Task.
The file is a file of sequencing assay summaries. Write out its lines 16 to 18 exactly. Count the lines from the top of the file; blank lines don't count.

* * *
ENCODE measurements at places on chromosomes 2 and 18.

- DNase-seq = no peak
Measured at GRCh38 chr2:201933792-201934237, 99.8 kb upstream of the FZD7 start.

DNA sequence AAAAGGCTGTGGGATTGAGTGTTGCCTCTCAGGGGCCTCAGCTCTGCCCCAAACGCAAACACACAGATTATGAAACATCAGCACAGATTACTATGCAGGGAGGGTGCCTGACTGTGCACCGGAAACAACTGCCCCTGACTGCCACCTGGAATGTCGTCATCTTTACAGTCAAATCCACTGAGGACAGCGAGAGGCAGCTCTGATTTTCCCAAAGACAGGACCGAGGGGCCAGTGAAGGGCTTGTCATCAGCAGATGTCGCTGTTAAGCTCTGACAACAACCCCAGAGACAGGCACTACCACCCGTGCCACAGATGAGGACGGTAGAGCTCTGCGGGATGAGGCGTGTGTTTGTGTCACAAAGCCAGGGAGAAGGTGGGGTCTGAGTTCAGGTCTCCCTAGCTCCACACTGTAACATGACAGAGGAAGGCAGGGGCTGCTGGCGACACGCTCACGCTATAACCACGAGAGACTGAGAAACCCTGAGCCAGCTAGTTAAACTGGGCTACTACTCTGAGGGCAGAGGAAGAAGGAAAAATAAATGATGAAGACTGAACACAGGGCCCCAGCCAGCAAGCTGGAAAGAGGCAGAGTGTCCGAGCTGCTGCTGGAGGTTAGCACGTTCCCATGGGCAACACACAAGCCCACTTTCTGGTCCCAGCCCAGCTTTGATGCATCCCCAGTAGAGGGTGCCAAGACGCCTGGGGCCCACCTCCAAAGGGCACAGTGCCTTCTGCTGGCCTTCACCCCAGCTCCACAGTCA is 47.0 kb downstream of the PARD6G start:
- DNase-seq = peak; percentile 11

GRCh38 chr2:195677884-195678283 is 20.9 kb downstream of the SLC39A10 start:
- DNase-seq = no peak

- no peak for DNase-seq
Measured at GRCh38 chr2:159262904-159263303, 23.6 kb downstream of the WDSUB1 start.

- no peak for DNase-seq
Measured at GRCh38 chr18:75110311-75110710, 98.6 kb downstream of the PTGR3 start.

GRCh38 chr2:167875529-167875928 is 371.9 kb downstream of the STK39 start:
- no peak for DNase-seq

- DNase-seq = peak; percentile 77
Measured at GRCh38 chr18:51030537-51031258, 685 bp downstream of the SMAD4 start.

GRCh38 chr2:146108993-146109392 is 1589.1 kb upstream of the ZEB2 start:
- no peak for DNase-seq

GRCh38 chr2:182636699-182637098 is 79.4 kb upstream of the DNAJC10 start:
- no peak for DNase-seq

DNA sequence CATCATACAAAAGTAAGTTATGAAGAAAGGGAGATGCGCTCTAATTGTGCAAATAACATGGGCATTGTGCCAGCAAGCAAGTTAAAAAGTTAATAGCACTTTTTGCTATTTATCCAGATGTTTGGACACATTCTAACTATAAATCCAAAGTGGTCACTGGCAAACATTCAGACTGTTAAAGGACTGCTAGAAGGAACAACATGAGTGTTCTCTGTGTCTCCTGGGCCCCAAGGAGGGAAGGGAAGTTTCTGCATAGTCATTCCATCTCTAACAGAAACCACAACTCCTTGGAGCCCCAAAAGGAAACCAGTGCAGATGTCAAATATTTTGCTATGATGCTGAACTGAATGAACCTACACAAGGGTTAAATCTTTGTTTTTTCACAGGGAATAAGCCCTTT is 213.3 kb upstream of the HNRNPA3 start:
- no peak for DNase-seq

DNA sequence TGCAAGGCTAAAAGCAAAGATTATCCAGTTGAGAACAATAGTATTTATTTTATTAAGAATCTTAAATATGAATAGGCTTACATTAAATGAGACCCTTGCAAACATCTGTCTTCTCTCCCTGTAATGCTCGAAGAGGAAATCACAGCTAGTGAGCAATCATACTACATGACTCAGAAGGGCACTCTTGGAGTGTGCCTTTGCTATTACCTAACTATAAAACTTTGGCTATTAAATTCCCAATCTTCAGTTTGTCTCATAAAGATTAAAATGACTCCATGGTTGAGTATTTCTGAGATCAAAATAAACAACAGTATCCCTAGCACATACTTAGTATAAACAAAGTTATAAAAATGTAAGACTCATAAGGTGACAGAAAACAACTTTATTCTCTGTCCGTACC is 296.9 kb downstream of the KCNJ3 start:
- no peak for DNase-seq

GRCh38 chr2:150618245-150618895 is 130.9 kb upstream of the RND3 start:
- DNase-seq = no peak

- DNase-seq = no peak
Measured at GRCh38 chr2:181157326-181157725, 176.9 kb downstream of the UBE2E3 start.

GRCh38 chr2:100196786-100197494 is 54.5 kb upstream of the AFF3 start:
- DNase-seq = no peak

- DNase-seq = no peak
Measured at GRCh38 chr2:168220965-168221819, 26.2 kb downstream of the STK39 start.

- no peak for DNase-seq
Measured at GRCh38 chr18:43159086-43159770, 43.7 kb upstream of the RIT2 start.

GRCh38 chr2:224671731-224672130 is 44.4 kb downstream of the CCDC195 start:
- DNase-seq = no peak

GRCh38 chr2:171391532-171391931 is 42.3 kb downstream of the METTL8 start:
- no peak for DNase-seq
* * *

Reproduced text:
GRCh38 chr2:146108993-146109392 is 1589.1 kb upstream of the ZEB2 start:
- no peak for DNase-seq

GRCh38 chr2:182636699-182637098 is 79.4 kb upstream of the DNAJC10 start: